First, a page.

Brouwerij De Kroon was classified by the Belgian government as a monument in 2003, and the old part of the brewery is therefore a protected site.
The old brewhouse was renovated over the winter, and is now a museum. The last owner’s grandson still lives on site, and conducts tours of the old brewery. In the future, look for a couple of 1955 Opel Blitz beer delivery trucks to add to the museum experience. Very cool, it shall be!
During my second visit on Sunday, April 28th, Dr. Freddy Delvaux commented: “This is a 5-hectoliter (about 4 U.S. barrel) Italian built Alfa Laval system, where we will make many experimental beers. It is fully automated, so we can do as many as three or four batches a day if we want.” He continued: “We serve these beers in the brewpub across the courtyard. We have piping running under the brewery to the brewpub.”
He added, smiling: “We first brewed here on February 12th, 2013, and invited the press in for a first look on April 18th. There were 300 people here that day.”
“Then,” he continued, “We had a family and friends day on Saturday, April 20, and 700 people attended. Because of it, we are in fact nearly out of our three house beers now. But we will make more, of course!”
The new Brouwerij De Kroon opened to the public on Tuesday, April 23. “We have sold a lot of beer this week,” Freddy remarked. “Business is good. We have had a great start.”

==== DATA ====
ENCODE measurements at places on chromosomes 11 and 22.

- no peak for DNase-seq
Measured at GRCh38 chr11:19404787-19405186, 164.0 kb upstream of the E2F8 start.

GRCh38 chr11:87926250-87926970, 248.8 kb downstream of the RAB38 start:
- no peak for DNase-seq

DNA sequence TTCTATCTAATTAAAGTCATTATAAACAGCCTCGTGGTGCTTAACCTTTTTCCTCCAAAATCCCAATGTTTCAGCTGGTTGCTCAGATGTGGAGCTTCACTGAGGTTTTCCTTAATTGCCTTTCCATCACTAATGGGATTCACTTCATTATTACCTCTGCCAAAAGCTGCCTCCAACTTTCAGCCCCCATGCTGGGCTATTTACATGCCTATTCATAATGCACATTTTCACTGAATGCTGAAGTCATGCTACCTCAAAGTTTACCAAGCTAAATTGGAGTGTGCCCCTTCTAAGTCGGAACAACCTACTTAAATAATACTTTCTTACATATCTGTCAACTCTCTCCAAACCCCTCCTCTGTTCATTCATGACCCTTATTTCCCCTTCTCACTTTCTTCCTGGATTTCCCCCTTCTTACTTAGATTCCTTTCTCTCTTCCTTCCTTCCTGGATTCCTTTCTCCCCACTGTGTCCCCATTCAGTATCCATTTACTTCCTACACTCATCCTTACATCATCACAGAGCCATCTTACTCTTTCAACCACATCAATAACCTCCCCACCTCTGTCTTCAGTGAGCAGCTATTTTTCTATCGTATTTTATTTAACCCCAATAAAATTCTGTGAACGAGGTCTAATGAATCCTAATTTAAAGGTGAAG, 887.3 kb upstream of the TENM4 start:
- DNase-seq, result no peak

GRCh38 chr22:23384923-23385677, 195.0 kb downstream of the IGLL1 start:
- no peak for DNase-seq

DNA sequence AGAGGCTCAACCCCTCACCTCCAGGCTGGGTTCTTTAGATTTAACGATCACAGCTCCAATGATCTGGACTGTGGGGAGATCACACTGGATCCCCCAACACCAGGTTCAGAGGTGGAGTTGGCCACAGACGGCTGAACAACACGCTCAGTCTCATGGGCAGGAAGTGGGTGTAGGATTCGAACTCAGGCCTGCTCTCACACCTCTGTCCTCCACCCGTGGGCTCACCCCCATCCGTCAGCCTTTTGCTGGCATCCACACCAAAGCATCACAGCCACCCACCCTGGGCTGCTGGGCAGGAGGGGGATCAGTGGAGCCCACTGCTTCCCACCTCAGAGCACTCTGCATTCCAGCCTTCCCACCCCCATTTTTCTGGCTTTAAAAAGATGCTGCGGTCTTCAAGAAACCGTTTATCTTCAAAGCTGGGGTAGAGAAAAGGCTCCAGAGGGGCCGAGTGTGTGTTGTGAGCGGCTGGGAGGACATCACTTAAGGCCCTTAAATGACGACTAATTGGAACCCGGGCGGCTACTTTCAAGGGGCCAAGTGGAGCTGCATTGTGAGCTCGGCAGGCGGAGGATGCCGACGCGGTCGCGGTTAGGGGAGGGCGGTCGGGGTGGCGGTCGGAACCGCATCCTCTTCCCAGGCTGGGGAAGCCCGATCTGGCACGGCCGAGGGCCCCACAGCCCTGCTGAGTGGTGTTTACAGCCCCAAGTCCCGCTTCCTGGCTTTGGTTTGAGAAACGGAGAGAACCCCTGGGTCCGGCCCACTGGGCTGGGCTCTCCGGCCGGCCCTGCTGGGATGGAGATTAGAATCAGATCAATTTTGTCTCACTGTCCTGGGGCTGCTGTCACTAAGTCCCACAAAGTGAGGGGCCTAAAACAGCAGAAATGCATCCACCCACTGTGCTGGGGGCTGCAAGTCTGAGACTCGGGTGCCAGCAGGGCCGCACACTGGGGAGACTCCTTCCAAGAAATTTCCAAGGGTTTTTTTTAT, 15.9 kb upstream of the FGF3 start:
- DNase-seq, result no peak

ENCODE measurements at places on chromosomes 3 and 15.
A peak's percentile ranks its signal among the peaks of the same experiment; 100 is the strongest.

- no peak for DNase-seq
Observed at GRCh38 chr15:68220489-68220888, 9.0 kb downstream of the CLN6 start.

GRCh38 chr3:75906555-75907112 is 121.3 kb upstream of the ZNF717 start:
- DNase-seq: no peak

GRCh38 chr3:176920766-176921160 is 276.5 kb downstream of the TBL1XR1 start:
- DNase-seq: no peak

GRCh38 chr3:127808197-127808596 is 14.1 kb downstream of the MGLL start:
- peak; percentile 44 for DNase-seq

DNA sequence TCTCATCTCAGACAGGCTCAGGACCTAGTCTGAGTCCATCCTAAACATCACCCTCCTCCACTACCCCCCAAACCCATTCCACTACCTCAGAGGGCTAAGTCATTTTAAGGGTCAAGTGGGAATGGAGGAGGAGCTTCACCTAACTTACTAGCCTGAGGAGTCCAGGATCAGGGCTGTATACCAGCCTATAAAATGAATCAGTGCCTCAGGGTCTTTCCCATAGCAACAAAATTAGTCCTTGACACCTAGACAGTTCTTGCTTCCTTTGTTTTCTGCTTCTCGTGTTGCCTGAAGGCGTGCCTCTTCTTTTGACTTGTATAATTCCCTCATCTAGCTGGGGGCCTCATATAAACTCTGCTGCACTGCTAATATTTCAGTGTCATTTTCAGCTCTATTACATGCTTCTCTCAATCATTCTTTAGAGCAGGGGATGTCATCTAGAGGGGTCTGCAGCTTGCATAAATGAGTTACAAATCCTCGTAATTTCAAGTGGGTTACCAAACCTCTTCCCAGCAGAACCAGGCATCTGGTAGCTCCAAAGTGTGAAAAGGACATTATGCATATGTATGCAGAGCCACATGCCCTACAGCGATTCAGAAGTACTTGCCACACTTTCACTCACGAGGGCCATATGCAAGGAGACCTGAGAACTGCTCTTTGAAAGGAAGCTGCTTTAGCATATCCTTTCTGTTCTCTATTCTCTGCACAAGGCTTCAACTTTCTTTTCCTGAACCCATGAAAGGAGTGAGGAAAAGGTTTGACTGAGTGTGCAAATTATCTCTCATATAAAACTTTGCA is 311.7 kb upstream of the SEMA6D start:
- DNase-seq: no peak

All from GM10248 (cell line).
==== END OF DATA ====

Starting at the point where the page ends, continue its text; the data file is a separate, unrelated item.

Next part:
Filip told me: “We haven’t yet decided how many taps we will have in the brewpub. But there won’t be too many, as we want to make sure all the beer served here is fresh. At first, all our beers will be exclusively served on site. Down the road sometime, maybe we will offer special cafes some of our beers. But that is something we will decide in the future.”
“We additionally have some recipes from the old De Kroon brewery, and we will recreate some of them in our new brewery,” Filip commented, smiling. “The first one, on tap now, is Super Kroon. This brew is in fact based on the ‘Super Kroon Pale Ale’ that used to be brewed here. It is amberish colored brew of 6.5% abv, which is party dry-hopped, and has a fine bitter flavor and after taste.”
The second brew in the lineup is Delvaux, a strong blond ale created by Filip that hides it 8.5% alcohol very well. It is very floral, with fruity notes, and deceptively easy-drinking.
The third brew in the trio is called Job, but it has nothing to do with the English word. “My nickname,” Freddy told us, sitting outside on the sunny but chilly April day, “Is Job. But, it’s really a play on words based on the composer Frederic Chopin.” The Job beer is an unfiltered blond brew with fruity aromas, a slight spiciness from the yeast, and 6% abv.
Yeast and balance are the watchword at Delvaux and De Kroon. “We have over 300 different yeast strains in our yeast bank here,” Filip stated.
“We also have guest beers (in bottled form) from the breweries that we consult for,” Freddy remarked. Some of the experimental brews may end up being new beers at breweries that enlist the Delvaux’s services.